Annual Symposium Awards
Each year, local leaders, activists, and organizations are honored with a Des Moines Civil & Human Rights award. Nominations are closed for the year. The 2019 Award Recipients will be announced during the Virtual Symposium in 2021.
The awards include:
Donna Russell Red Wing Human Rights Award
The Donna Russell Red Wing Human Rights Award recognizes individuals who have demonstrated a dedication to the fight against discrimination and injustice by utilizing, developing, and/or leveraging programs or activities to advocate, activate, and/or agitate the Des Moines community.
- is fearless, optimistic, and enthusiastic in leading equal rights efforts
- stands with courage to protect the ambitions and rights of others through civil discourse and partnerships
- serves the community as an advocate, activist, and/or agitator to raise awareness and/or advance the community's mission/issue
- works within systems to affect change in policies or practices
This award is dedicated to Donna Russell Red Wing, who served on the Des Moines Civil and Human Rights Commission from 2016-2018. Donna's commitment to LGBT+ and Human Rights advocacy earned her the Walter Cronkite Award for Faith & Freedom and recognition from The Advocate as their 1992 Woman of the Year. Despite being dubbed "the most dangerous woman in America" by a conservative group, Donna found success in her activism by utilizing civility to interact with persons with different opinions around profound issues and challenging deeply held beliefs. In 2018, the Commission voted to honor her lifelong work as an advocate, activist, and agitator and memorialize her as an exemplary in the fight against discrimination and injustice.
Fort Des Moines Business and Organization Human Rights Award
The Fort Des Moines Business and Organization Human Rights Award recognizes a business or organization whose business practices or mission provide a platform for cultural diversity and equal rights for all.
This business or non-profit organization:
- is dedicated to advancing justice, peace, and freedom for workers and community members
- effectively implemented an equal opportunity/affirmative action program
- exemplifies a diversified workforce with opportunities for upward mobility
- fights against discrimination, prejudice, and the effects of past discrimination
- fosters intergroup relationships among persons of different races, national origins, religions, gender expression, sexual orientations, abilities, etc.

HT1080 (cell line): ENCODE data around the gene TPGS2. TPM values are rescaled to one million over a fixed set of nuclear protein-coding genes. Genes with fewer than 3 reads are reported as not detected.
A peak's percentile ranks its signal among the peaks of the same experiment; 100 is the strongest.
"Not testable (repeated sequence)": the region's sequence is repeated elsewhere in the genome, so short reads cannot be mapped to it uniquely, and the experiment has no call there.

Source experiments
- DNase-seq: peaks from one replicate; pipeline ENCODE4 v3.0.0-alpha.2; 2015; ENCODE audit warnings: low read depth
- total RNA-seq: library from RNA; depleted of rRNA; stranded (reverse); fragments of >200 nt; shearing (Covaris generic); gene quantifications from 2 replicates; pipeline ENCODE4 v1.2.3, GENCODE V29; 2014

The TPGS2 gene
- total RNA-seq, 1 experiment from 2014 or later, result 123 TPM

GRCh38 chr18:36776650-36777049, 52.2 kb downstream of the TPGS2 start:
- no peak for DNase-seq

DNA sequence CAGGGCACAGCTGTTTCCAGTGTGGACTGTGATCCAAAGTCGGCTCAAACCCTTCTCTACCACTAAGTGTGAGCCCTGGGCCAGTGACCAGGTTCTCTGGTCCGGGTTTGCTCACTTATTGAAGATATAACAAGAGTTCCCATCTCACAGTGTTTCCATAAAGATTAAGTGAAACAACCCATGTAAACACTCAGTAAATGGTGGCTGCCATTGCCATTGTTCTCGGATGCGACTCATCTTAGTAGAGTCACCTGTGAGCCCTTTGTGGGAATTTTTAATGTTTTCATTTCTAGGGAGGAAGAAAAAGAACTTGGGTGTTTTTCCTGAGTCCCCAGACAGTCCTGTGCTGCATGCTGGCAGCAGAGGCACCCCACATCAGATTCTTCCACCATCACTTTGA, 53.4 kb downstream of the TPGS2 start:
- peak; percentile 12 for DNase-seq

- devotes resources to the improvement of the Des Moines community
This award is dedicated to Fort Des Moines, the site of the first Black officer candidates for the United States Army in 1917 and included alumni and faculty from prestigious universities like Howard, Tuskegee, Harvard, and Yale. Following their service in World War I, these officers became noted journalists, civil rights activists, and lawyers.
In 2018, the Commission voted to honor this segment of Iowa history for the officers who demonstrated their ability to perform civic duties despite the racial violence they faced, and the impact their service had in opening the door towards desegregation and integration in the military.
Porter S. Dimery Sr., Youth Human Rights Award
The Porter S. Dimery Sr. Youth Human Rights Award recognizes a young, inspirational leader who has demonstrated an unyielding commitment to protecting civil and human rights in the Des Moines area.
- educates, advocates, and/or raises awareness of community social justice issues
- creates opportunities and access to services and resources for others
- leads peaceful efforts to engage in civil discourse for community-oriented solutions
- advocates for the access, development, and/or improvement of the legal and justice system, community development, education, healthcare, etc.
- engages in efforts to ensure the protection of equality and opportunity for all
Age Restriction: Candidates must be 24 years or younger by March 1 to be eligible for this award.
This award is dedicated to Porter S. Dimery Sr., who served on the Des Moines Civil and Human Rights Commission from 1991-1998. Known as the "Gentle Giant", this lifelong activist was committed to the future of the community, especially for the children and youth, and pushed for changes that would improve the quality of life for all residents of Des Moines. In 2005, the Commission voted to honor his contributions for his ability to reach across the table and peacefully and civilly break down barriers for all.